Lansdown, R.V. (2017). "Typha latifolia". IUCN Red List of Threatened Species. 2017: e.T164165A84300723. doi:10.2305/IUCN.UK.2017-1.RLTS.T164165A84300723.en. Retrieved 12 November 2021.
Tropicos, Typha latifolia
The Plant List, Typha latifolia
"Typha latifolia". Natural Resources Conservation Service PLANTS Database. USDA. Retrieved 12 December 2015.
"Typha latifolia (aquatic plant)", Global Invasive Species Database. Retrieved 2011-02-21.
Flora of North America vol 22 p 282.
"Typha latifolia, U.S. Forest Service Fire Effects Information Database", U.S. Forest Service. Retrieved 2011-02-20
"Typha latifolia (Typhaceae) Species description or overview", Hawaiian Ecosystems at Risk project (HEAR). Retrieved 2011-02-21.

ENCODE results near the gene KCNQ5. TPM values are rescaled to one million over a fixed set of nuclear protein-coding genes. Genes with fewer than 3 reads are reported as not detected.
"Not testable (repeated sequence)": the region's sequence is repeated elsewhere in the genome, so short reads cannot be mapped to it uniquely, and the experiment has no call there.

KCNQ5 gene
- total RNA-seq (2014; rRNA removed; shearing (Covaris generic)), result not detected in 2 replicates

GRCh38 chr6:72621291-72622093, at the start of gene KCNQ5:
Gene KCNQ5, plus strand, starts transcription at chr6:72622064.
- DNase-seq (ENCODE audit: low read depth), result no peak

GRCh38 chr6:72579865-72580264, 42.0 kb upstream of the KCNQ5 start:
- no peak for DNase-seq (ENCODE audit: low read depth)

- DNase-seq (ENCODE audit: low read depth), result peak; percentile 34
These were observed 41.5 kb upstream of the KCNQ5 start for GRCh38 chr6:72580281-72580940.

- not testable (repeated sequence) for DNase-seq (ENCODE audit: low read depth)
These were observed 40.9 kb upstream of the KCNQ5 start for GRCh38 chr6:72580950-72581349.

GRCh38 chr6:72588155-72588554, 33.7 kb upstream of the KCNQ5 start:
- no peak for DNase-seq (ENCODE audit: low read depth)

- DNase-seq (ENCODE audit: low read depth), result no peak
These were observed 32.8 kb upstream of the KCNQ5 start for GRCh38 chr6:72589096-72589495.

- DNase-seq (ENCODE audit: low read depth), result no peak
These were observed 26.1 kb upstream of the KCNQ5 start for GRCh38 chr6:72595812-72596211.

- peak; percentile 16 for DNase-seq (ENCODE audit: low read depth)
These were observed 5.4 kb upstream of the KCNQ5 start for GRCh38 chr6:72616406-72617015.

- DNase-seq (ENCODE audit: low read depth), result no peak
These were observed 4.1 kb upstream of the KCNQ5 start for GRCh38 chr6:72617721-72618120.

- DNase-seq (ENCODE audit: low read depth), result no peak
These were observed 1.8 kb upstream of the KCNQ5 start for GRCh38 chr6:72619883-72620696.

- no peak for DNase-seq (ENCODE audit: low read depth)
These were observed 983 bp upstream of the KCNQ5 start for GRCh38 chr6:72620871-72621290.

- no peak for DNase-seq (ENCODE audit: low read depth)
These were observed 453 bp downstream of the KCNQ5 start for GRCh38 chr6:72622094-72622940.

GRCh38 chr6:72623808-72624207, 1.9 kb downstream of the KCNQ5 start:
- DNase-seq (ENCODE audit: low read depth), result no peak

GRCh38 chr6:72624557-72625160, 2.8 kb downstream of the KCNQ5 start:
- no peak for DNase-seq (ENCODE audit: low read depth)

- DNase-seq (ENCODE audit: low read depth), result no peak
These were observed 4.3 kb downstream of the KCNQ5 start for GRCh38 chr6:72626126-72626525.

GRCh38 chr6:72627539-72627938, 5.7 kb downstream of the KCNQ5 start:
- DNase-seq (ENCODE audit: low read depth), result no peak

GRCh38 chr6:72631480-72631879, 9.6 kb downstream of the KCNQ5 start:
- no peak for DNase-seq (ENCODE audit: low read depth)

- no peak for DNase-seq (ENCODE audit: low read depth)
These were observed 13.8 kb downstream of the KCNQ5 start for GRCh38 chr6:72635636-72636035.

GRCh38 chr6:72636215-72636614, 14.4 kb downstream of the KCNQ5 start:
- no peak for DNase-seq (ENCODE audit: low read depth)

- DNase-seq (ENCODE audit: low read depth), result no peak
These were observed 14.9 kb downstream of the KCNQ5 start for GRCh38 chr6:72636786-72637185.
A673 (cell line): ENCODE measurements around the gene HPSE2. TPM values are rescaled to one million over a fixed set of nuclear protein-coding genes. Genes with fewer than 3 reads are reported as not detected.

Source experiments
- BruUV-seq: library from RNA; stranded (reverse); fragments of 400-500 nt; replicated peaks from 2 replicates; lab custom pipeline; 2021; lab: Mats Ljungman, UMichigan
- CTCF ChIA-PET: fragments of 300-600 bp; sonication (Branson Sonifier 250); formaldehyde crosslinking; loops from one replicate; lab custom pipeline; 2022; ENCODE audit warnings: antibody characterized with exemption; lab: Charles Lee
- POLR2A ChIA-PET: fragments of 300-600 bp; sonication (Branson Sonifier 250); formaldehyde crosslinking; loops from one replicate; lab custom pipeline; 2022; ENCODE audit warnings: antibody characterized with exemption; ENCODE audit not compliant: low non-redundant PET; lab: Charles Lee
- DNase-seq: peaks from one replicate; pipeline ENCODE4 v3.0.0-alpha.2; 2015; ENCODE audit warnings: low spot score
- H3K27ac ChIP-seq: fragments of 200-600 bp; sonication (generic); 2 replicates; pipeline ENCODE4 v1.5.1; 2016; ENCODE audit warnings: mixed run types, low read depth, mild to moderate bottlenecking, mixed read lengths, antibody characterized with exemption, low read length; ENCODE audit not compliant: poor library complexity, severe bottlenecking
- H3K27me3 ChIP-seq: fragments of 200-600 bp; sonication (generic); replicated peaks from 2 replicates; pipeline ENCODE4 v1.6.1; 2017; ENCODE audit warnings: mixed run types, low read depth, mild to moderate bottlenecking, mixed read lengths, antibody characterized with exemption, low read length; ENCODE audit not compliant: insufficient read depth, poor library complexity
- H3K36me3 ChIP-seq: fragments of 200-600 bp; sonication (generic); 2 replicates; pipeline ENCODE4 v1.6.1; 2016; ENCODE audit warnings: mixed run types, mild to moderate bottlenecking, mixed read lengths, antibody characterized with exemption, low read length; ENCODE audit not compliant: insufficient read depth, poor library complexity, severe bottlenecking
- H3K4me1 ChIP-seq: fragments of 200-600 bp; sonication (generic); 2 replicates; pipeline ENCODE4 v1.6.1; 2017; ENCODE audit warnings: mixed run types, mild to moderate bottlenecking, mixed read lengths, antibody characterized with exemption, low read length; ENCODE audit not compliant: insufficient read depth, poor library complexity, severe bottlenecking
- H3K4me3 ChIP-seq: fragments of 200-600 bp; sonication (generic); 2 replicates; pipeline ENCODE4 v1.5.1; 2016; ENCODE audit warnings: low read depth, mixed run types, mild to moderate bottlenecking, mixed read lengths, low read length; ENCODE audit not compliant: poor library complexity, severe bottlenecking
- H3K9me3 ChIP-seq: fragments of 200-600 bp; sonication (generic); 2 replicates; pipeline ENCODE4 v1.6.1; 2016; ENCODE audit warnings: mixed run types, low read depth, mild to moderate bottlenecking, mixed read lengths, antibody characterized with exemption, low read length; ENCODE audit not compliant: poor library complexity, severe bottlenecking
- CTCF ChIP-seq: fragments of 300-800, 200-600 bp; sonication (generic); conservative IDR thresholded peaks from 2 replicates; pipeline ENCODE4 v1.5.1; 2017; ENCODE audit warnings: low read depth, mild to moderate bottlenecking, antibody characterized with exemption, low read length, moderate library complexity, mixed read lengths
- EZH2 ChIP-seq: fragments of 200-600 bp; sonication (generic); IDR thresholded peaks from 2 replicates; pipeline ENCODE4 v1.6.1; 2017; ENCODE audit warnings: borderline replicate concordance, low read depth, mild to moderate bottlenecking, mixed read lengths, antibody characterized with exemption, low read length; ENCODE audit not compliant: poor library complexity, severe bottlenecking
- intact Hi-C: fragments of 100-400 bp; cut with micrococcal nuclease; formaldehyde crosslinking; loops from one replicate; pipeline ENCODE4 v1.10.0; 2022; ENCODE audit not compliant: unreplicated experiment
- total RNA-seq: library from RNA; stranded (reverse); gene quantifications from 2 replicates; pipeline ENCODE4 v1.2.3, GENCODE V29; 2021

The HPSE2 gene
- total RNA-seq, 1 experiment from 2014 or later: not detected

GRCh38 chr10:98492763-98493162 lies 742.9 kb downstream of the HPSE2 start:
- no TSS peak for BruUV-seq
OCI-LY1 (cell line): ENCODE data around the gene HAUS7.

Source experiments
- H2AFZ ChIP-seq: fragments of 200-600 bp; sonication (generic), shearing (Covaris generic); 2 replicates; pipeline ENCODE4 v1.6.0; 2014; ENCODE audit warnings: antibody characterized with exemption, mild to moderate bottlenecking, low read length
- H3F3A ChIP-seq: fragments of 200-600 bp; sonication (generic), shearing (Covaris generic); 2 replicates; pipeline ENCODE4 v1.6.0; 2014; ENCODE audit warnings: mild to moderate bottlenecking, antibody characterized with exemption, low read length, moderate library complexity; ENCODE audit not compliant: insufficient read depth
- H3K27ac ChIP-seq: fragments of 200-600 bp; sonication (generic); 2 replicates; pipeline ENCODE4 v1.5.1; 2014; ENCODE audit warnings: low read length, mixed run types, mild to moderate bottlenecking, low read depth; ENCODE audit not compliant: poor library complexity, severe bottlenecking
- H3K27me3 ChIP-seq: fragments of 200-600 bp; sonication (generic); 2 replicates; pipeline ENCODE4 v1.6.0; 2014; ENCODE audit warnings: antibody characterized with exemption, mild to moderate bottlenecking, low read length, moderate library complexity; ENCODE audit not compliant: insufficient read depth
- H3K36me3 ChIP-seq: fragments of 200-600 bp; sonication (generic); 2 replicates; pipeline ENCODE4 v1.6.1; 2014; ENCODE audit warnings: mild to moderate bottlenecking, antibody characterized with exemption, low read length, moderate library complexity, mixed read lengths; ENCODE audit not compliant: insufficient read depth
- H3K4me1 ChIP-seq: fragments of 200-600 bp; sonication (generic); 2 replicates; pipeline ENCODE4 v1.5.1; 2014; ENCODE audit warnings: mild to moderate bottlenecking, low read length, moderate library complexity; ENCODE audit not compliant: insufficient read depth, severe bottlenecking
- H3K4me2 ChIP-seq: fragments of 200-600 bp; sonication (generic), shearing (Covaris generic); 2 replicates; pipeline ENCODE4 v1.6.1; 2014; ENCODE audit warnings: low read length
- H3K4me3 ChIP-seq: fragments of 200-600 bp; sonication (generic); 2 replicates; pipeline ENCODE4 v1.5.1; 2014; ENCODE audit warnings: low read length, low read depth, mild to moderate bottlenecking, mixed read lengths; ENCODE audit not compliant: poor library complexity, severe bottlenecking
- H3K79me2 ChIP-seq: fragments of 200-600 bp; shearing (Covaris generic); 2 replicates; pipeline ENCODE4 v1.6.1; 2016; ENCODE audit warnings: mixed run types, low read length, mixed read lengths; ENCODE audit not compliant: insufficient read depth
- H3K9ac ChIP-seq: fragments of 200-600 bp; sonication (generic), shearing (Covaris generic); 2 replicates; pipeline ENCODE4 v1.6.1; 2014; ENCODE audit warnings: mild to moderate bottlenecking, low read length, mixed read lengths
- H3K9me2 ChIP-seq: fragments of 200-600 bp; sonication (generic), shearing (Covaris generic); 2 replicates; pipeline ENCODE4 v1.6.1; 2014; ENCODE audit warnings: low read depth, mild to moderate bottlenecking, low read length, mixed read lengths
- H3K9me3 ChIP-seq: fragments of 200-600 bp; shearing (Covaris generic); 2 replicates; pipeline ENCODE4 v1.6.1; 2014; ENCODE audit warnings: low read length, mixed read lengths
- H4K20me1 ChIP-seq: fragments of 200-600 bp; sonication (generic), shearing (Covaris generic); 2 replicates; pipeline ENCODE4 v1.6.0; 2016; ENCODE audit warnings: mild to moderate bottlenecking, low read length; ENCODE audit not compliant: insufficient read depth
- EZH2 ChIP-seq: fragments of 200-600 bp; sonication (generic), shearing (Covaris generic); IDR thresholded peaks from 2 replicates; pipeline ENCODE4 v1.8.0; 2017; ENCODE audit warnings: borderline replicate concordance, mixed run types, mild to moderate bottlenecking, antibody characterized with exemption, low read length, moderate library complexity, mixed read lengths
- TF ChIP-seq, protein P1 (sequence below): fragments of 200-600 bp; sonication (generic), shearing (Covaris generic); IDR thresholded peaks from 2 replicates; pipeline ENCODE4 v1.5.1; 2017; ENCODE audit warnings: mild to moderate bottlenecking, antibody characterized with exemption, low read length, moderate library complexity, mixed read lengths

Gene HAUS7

"USDA Plant Guide: Typha latifolia", United States Department of Agriculture. Retrieved 2011-02-20.
"Broadleaf Cattail", Utah State University Cooperative Extension. Retrieved 2011-02-20.
"Can Native Plants be Invasive?".
Turner, Nancy J. Food Plants of Interior First Peoples (Victoria: UBC Press, 1997) ISBN 0-7748-0606-0
Niering, William A.; Olmstead, Nancy C. (1985) [1979]. The Audubon Society Field Guide to North American Wildflowers, Eastern Region. Knopf. p. 810. ISBN 0-394-50432-1.
Elias, Thomas S.; Dykeman, Peter A. (2009) [1982]. Edible Wild Plants: A North American Field Guide to Over 200 Natural Foods. New York: Sterling. p. 69. ISBN 978-1-4027-6715-9. OCLC 244766414.
Benoliel, Doug (2011). Northwest Foraging: The Classic Guide to Edible Plants of the Pacific Northwest (Rev. and updated ed.). Seattle, WA: Skipstone. p. 61. ISBN 978-1-59485-366-1. OCLC 668195076.
YouTube - Wild Living with Sunny: episode 4 Video describing collection and cooking of common cattail.